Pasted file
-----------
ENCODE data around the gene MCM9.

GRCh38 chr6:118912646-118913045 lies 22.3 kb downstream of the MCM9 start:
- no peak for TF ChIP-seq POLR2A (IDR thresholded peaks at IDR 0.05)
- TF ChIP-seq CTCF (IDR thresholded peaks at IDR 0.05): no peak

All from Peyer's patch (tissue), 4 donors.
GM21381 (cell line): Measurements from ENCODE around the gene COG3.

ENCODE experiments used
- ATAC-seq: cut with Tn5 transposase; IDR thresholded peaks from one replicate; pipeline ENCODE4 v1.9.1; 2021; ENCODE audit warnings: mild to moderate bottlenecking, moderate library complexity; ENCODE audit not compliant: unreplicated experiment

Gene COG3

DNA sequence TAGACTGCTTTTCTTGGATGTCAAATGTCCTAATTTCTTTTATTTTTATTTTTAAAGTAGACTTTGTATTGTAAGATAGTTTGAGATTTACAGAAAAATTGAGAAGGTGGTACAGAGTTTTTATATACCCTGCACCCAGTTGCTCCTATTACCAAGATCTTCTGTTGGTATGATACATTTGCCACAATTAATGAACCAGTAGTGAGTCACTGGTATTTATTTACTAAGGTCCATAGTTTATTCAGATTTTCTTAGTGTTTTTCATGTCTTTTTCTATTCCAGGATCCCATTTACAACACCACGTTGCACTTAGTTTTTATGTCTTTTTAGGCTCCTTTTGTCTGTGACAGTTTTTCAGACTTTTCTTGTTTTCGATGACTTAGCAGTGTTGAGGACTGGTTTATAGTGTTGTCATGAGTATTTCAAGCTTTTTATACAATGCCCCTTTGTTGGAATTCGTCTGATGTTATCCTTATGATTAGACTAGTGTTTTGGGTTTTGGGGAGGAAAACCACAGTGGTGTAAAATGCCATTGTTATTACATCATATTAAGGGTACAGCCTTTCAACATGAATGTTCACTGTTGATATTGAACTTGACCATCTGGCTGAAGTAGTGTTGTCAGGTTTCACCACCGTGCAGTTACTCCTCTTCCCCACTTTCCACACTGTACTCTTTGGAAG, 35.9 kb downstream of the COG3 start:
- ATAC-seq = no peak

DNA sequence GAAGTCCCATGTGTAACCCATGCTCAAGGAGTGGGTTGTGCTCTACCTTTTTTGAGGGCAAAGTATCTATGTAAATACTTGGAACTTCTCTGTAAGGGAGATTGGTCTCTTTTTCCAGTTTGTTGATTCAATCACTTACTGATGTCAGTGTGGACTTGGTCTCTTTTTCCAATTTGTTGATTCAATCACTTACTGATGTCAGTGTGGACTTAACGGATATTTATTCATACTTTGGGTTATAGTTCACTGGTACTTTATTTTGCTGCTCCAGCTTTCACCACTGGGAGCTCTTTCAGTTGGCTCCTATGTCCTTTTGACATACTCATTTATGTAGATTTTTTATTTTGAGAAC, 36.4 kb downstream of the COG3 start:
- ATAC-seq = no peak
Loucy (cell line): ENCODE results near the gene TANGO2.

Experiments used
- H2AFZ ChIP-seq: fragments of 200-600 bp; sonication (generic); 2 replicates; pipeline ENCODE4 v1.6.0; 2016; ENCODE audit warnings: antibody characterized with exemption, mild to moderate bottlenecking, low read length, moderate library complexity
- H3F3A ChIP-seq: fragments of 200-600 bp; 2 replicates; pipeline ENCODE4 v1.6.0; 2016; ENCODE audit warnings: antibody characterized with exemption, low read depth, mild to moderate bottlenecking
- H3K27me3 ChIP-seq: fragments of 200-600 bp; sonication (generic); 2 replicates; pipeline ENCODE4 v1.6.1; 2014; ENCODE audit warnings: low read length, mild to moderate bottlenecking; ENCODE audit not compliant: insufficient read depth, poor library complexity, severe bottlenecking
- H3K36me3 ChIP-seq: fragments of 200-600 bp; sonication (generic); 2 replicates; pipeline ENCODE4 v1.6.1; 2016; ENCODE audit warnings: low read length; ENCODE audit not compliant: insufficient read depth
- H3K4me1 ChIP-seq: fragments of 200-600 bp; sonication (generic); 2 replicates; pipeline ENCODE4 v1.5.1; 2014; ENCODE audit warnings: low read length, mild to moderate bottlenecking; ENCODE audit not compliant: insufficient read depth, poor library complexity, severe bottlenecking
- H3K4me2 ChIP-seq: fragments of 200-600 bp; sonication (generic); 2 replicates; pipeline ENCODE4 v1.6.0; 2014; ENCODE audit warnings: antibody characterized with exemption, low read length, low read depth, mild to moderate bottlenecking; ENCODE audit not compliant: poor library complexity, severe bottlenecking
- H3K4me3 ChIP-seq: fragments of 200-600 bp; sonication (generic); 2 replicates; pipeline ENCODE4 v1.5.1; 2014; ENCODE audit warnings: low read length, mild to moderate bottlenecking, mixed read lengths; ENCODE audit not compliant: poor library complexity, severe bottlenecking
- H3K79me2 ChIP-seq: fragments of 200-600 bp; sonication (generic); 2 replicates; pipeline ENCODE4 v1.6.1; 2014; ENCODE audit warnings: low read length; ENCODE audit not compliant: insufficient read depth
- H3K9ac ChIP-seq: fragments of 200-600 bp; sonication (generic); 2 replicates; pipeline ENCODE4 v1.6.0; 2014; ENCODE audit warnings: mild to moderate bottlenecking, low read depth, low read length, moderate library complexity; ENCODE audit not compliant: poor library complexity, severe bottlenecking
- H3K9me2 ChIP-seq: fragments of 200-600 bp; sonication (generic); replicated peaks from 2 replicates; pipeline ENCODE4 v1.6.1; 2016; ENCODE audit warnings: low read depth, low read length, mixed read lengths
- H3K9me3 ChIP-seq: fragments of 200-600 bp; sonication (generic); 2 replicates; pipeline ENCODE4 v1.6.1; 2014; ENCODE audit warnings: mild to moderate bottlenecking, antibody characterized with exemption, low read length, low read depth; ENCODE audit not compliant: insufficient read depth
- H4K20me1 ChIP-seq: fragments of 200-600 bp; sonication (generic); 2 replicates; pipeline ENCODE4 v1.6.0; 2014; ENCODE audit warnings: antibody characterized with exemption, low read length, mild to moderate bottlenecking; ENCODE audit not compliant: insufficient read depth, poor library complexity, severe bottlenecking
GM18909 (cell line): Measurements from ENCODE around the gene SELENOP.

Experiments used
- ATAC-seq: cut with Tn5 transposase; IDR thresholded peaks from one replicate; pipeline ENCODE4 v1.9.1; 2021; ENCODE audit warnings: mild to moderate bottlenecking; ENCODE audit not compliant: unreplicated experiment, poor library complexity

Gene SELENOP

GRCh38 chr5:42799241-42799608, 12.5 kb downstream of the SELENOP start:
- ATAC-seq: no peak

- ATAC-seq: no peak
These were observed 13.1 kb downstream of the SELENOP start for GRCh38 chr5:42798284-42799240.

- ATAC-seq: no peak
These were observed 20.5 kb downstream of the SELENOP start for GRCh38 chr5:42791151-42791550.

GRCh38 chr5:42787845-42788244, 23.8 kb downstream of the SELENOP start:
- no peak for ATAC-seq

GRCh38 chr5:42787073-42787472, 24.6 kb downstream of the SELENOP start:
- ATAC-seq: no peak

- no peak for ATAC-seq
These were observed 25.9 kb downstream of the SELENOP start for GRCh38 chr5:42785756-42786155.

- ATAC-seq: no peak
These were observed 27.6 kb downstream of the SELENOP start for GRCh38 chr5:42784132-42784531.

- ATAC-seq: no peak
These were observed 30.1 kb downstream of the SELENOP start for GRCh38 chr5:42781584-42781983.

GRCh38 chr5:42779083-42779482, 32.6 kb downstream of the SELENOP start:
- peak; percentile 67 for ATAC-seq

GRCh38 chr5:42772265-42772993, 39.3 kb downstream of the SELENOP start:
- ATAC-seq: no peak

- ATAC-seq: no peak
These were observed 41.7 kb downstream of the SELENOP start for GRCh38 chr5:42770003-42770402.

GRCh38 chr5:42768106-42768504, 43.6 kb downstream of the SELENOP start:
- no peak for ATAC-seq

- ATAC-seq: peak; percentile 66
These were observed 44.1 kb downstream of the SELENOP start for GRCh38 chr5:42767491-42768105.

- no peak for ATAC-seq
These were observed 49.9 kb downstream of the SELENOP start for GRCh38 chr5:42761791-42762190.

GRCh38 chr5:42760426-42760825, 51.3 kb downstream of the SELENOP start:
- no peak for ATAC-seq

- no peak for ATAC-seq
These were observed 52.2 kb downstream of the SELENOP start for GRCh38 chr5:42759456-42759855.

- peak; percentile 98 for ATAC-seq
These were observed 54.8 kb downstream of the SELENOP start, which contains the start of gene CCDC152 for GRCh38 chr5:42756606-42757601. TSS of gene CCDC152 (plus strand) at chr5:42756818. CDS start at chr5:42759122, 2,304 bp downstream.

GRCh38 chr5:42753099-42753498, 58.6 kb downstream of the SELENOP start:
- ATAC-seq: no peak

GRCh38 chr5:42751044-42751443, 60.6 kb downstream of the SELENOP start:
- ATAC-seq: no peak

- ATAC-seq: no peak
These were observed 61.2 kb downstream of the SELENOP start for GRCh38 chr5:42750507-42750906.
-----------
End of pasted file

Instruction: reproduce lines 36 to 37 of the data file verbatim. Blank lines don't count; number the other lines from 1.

- ATAC-seq: no peak
These were observed 20.5 kb downstream of the SELENOP start for GRCh38 chr5:42791151-42791550.